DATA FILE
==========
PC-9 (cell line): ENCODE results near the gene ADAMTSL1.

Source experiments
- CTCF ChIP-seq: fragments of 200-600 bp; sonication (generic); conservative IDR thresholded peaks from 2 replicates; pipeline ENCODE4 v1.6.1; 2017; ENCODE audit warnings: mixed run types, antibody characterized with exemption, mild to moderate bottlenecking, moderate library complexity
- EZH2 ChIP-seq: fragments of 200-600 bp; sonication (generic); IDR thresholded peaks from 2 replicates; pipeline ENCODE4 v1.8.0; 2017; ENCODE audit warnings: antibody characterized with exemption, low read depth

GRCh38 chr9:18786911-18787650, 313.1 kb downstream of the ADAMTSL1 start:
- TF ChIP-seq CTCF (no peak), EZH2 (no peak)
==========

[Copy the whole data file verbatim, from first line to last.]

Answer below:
PC-9 (cell line): ENCODE results near the gene ADAMTSL1.

Source experiments
- CTCF ChIP-seq: fragments of 200-600 bp; sonication (generic); conservative IDR thresholded peaks from 2 replicates; pipeline ENCODE4 v1.6.1; 2017; ENCODE audit warnings: mixed run types, antibody characterized with exemption, mild to moderate bottlenecking, moderate library complexity
- EZH2 ChIP-seq: fragments of 200-600 bp; sonication (generic); IDR thresholded peaks from 2 replicates; pipeline ENCODE4 v1.8.0; 2017; ENCODE audit warnings: antibody characterized with exemption, low read depth

GRCh38 chr9:18786911-18787650, 313.1 kb downstream of the ADAMTSL1 start:
- TF ChIP-seq CTCF (no peak), EZH2 (no peak)